The Exchange is a web series exploring issues affecting teenagers, hosted by PSHE Educator Hannah Dawes. We’ve chosen her interviews with Professor David Nutt, Drugs Researcher Anya Aggarwal (@addictionwithanya), and PHD student Ryyan Zafar, of Imperial College London, as standout episodes.  

Good for: in-depth discussions about drugs, mental health, emotions

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the go-to

The Go-To signposts North Yorkshire’s young people to find help and support with their mental health and wellbeing. North Yorkshire CCG and North Yorkshire County Council provide the funding. Young people helped develop the site. 

Good for: finding mental health support for North Yorkshire’s young people

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the loop

The Loop is an award-winning drug checking service. The Loop’s staff and volunteers attend festivals offering free drug testing so that people know for sure what they are taking. They collect information about all the drugs they test, publish research, and train professionals. 

Good for: information about the strength and content of festival drugs.

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The mix

The Mix is a UK charity helping young people explore drugs, mental health, body image, sex, and anything else awkward. As well as offering advice and support, they create articles and videos that won’t swamp you with facts, stats, and research, but will link you to the best support.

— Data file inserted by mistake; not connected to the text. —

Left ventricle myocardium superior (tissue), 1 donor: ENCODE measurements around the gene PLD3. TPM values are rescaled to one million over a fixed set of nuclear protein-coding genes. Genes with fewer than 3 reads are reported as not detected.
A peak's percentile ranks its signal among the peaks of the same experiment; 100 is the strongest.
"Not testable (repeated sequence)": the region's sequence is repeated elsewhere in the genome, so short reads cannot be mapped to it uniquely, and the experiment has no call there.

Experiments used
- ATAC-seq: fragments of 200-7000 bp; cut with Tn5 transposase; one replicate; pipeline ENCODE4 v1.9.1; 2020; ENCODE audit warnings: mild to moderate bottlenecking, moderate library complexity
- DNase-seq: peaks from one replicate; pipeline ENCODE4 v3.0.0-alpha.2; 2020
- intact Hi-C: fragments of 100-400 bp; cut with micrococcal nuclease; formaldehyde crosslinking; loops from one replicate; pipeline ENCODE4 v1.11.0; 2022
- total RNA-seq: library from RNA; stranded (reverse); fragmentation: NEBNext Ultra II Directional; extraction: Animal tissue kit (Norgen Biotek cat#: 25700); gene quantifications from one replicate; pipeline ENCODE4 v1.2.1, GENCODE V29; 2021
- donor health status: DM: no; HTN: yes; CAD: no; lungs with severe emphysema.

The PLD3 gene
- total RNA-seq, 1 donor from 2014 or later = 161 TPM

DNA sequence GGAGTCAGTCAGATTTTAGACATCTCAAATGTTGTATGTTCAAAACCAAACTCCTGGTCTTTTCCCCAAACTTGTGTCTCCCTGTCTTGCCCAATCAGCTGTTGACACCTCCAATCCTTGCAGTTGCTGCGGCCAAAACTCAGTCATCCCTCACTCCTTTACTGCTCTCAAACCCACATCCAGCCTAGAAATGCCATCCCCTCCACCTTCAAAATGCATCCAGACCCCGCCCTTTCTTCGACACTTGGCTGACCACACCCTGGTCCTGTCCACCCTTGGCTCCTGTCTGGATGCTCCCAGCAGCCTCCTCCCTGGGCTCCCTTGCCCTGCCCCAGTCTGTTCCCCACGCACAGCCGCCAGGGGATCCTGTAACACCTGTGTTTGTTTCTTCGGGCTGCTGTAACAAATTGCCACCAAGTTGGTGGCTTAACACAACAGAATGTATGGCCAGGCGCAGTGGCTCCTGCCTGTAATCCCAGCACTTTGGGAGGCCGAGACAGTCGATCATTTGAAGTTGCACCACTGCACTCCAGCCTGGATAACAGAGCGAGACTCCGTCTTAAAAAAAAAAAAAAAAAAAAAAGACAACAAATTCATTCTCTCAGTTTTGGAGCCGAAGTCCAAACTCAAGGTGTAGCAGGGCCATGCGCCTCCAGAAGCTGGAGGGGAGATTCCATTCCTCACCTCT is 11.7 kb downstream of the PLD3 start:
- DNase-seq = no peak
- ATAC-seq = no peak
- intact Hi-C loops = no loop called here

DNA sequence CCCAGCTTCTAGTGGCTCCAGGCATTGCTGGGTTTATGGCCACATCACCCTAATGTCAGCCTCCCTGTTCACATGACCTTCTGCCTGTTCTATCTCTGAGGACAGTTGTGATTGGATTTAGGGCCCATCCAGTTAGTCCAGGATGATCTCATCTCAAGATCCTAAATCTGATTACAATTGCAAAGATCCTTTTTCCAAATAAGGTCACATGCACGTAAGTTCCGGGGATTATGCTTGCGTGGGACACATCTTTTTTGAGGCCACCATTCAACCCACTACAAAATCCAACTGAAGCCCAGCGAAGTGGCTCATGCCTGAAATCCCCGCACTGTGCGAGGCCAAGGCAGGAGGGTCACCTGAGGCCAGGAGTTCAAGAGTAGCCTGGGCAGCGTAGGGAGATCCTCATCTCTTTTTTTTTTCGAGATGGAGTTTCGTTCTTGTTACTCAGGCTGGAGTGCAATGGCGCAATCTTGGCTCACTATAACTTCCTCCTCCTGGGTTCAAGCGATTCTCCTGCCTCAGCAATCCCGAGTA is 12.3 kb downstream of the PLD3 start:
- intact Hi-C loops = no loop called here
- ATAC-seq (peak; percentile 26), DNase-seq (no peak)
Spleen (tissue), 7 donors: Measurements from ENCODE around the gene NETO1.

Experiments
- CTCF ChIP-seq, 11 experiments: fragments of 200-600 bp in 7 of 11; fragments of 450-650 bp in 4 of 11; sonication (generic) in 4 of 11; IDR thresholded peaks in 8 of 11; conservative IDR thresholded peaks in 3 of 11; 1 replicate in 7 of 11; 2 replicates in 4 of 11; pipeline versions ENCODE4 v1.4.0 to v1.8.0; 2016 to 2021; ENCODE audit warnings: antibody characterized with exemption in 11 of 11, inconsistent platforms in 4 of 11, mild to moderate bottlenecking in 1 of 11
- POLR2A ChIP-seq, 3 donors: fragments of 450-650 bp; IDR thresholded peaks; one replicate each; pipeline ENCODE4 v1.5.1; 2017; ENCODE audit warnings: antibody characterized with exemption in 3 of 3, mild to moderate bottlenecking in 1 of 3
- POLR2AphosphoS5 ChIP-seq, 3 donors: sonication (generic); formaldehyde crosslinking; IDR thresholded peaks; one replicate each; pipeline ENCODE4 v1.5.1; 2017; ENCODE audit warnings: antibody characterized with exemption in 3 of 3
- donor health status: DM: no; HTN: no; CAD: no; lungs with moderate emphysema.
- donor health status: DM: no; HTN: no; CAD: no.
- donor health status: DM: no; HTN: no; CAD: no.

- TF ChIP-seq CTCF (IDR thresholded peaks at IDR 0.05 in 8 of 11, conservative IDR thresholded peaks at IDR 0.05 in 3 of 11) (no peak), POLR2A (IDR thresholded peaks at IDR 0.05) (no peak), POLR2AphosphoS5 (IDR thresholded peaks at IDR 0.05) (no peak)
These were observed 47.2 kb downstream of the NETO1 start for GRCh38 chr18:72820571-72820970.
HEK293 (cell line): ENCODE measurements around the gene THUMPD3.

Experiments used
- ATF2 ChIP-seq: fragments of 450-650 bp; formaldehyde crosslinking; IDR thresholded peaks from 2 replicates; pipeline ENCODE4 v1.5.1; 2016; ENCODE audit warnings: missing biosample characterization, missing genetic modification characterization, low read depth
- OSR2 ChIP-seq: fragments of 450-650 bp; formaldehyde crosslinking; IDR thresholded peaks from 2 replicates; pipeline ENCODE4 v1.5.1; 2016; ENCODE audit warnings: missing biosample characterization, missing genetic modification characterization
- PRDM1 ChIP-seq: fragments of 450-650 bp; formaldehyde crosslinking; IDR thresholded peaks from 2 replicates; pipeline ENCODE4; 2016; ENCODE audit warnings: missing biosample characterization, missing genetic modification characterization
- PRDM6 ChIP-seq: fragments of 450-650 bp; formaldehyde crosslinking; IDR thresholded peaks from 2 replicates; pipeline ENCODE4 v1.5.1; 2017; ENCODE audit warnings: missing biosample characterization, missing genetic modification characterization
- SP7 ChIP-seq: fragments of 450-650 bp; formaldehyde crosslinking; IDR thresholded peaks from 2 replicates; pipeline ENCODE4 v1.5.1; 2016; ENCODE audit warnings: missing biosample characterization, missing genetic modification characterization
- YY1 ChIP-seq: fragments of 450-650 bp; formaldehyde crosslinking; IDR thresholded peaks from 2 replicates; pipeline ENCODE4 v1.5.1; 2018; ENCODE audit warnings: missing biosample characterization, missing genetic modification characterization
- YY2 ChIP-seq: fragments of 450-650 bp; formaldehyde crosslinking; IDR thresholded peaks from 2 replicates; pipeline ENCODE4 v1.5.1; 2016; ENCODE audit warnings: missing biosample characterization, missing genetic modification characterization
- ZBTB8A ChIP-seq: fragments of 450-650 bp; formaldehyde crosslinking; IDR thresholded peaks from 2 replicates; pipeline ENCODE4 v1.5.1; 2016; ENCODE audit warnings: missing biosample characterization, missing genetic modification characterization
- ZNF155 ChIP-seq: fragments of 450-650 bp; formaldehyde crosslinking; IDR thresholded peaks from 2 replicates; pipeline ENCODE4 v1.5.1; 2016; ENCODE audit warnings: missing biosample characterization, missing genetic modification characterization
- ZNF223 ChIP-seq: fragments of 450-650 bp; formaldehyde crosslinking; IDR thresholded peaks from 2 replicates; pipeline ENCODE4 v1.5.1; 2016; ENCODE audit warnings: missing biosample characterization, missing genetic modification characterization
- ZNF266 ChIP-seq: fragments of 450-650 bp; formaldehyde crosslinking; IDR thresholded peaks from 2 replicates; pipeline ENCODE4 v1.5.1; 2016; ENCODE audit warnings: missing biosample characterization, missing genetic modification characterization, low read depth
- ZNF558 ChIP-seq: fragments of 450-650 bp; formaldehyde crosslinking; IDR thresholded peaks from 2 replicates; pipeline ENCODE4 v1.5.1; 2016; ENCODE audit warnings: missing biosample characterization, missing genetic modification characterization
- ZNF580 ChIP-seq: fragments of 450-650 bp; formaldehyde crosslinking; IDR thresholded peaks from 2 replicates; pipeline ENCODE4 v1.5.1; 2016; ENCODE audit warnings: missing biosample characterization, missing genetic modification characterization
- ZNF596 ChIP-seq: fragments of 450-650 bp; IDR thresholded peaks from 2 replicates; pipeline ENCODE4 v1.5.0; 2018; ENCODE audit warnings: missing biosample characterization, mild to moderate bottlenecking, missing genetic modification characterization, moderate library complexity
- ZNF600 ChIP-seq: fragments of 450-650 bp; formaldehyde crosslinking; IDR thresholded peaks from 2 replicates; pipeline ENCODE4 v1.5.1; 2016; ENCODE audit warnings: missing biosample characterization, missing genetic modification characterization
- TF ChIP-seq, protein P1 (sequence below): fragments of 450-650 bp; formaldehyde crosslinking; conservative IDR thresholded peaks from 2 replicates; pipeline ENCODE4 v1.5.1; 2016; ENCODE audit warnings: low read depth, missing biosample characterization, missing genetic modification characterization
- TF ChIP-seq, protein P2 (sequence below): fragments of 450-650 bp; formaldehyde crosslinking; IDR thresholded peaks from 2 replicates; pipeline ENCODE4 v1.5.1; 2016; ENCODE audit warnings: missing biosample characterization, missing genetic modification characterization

Good for: asking anything awkward.

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Thinkuknow is an education programme from the National Crime Agency’s CEOP Command. It provides information to children, young people, parents, carers, and professionals to help protect against sexual abuse and exploitation of children and young people.  

Good for: advice about online safety for children and young people.

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Vice started out as a Canadian magazine covering sex, drugs, and rock n’ roll. Today it is an international, multi-platform outlet. Whether you agree with Vice’s stance on drugs comes down to your own personal viewpoint. But plenty of leading drug experts appear in Vice videos, including The Loop’s senior scientist Guy Jones in their ‘Always Practice Safe Sesh’ series.

Good for: slick videos about drugs and drug culture.

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Young Minds

Young Minds is a charity providing mental health information and advice to young people, parents, and carers. They have a panel of young people who help guide the charity. They are funded through grants and donations. 

Good for: mental health advice for children and young people.